The Trump administration told a town to remove its rainbow crosswalks, but the city council has refused to comply.
The city of Ames, Iowa, has crosswalks in Pride colors at one intersection. Two of the crosswalks at the intersection are in the colors of the rainbow-POC flag developed several years ago in Philadelphia, one side is in the colors of the transgender flag, and the last side is in the colors of the gender nonbinary flag.
Last month, the city received a letter from the Federal Highway Administration (FHWA) telling them that their colorful crosswalks are in violation of federal rules.
The letter claims that the crosswalks are unsafe since they’re “distracting” for car drivers and encourage cyclists and pedestrians to loiter in the street.
“Crosswalk art has a potential to compromise pedestrian and motorist safety by interfering with, detracting from, or obscuring official traffic control devices,” the letter stated. “The art can also encourage road users, especially bicycles and pedestrians, to directly participate in the design, loiter in the street, or give reason to not vacate the street in an expedient or predictable manner.”
The letter also said that the crosswalks are confusing for drivers and open the city up to liability.
“It also creates confusion for motorists, pedestrians, and other jurisdictions who may see these markings and install similar crosswalk treatments in their cities. Allowing a non-compliant pavement marking to remain in place presents a liability concern for the City of Ames in the event of a pedestrian/vehicle or vehicle/vehicle collision.”
The FHWA is headed by Nicole Nason, who was first appointed to lower level positions in the FHWA by George W. Bush, where she was accused by Environmental Protection Agency staff of impeding their efforts to lower greenhouse gas emissions. She spent the Obama administration out of the executive branch but was appointed director of FHWA earlier this year by Donald Trump.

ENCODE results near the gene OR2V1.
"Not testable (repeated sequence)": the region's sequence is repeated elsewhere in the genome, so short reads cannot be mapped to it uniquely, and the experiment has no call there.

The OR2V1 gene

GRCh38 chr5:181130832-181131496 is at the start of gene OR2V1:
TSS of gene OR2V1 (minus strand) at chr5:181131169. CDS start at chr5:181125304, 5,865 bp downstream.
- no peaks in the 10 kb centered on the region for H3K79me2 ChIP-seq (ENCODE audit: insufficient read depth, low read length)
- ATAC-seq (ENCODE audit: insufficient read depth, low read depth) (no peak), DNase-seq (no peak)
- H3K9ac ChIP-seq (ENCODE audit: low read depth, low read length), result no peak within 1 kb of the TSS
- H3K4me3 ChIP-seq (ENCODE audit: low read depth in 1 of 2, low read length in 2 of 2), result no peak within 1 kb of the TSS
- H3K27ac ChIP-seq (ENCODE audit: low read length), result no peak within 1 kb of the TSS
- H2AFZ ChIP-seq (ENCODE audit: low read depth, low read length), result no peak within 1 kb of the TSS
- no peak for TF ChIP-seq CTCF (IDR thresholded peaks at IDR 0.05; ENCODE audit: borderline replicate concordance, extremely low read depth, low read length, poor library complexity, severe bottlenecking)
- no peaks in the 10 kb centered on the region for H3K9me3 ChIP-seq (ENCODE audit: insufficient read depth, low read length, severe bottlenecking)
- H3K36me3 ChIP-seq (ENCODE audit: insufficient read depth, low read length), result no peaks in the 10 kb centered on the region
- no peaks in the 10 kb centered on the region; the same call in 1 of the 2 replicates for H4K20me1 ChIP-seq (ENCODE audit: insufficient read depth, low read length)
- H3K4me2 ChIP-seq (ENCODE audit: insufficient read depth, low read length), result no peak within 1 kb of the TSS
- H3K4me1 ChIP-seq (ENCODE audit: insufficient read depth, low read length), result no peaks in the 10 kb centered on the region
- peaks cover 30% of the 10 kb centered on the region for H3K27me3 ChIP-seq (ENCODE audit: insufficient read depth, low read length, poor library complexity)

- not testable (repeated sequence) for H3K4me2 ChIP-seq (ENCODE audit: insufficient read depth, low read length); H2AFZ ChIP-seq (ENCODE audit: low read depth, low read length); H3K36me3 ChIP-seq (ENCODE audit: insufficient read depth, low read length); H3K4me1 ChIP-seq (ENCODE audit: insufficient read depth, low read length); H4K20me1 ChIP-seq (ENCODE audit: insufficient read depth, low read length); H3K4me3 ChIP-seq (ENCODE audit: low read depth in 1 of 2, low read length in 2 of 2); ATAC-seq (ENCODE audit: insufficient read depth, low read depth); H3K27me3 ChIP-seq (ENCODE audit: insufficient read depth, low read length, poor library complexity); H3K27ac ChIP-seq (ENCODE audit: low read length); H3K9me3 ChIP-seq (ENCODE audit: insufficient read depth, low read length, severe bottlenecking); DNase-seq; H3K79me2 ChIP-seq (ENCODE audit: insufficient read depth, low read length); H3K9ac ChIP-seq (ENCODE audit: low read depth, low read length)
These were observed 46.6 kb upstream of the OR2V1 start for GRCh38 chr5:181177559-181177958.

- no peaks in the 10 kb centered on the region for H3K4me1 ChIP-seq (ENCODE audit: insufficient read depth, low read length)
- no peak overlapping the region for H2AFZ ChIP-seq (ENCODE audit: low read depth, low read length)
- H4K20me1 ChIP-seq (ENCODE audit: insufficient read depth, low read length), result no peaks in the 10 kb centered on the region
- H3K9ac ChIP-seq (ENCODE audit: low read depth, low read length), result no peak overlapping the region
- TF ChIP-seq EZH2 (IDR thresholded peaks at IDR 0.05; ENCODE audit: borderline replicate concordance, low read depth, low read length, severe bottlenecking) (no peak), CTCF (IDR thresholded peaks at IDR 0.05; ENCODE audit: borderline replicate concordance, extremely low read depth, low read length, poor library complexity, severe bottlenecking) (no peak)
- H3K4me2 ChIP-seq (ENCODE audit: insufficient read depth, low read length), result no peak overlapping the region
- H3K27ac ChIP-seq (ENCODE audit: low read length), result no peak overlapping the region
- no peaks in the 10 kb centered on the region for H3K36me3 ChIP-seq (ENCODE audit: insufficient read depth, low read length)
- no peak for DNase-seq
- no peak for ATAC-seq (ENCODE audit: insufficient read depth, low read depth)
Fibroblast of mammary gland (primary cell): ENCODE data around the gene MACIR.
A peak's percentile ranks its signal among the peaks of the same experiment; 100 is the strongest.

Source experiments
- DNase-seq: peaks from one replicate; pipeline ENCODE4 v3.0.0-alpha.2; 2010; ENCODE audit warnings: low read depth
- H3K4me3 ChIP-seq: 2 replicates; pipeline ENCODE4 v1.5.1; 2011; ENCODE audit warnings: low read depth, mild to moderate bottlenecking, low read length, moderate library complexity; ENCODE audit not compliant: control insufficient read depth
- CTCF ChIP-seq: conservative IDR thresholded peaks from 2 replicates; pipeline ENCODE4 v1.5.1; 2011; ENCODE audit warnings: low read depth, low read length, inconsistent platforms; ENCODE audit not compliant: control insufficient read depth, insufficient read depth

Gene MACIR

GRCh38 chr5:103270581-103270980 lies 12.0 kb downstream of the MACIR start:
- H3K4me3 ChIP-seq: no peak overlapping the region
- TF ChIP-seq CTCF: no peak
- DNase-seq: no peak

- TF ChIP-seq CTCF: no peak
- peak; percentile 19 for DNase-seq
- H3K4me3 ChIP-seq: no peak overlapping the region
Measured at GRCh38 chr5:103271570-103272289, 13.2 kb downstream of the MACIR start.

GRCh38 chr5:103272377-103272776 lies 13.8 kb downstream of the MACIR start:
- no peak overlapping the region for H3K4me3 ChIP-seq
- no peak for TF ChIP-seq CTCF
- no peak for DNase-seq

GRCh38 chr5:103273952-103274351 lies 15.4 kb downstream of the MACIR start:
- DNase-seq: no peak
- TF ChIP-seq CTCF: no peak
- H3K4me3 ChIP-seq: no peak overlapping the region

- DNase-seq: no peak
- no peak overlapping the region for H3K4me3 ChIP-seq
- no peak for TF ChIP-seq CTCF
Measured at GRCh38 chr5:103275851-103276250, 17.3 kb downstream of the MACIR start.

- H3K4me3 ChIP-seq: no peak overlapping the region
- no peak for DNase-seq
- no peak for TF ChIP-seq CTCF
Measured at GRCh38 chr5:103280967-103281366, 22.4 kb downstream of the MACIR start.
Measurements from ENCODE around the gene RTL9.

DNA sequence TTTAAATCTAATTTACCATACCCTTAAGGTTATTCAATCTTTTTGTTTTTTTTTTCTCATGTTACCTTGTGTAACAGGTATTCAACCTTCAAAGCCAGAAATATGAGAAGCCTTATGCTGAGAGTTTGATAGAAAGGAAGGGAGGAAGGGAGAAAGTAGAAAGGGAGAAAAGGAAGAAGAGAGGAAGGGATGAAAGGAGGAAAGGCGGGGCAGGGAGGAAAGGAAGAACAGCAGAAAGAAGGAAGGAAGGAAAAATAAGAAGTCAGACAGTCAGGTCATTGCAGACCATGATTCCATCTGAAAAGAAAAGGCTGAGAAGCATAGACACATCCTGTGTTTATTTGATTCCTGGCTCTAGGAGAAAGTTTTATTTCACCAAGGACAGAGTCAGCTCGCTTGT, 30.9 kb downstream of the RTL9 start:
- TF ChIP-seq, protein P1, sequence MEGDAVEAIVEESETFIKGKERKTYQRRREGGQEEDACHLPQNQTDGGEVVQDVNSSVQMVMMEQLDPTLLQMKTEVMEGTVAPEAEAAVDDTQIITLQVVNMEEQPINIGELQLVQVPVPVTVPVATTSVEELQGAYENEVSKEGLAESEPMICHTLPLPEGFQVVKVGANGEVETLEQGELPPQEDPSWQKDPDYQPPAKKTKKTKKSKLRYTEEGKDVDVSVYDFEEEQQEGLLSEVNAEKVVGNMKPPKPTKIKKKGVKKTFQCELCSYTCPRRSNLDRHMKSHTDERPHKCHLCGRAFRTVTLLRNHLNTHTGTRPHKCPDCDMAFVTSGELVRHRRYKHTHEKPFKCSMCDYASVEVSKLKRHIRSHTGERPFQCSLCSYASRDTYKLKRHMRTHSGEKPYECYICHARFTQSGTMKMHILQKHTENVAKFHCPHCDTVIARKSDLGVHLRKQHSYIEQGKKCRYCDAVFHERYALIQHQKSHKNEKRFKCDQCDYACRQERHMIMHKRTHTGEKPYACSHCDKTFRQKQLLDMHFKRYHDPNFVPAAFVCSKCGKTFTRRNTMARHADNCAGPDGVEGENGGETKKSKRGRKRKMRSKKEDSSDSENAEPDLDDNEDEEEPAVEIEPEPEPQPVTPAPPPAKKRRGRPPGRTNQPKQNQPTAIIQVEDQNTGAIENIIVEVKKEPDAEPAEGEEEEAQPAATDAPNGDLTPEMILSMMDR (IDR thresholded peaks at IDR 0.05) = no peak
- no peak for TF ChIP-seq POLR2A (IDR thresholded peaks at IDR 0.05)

And now her agency is going after that scourge of street safety: rainbow crosswalks.
The only problem is that the federal government doesn’t have jurisdiction over the streets in Ames.
The FHWA “couldn’t explain to me how they had jurisdiction over city streets, they were unaware of any penalties, and said they were still researching that,” said Ames City Attorney Mark Lambert said at a city council meeting last week.
“Frankly, I think that according to the manual itself, there’s a good argument we’re not violating the manual, since there’s no prohibition on colors.”
A resident at the meeting also pointed out that the crosswalks are in compliance – they have two lines that are white, which he said was enough to comply with the federal definition of a crosswalk.
“My only question is, do we need to do anything?” Ames City Council member Chris Nelson asked Lambert. “Can we just accept the letter and say thank you?”
And that’s just what they decided to do – ignore the FHWA letter.
Rainbow crosswalks have been painted, often for Pride celebrations, in cities all over the world ever since they debuted in West Hollywood in 2012 at the intersection of San Vicente and Santa Monica Boulevards.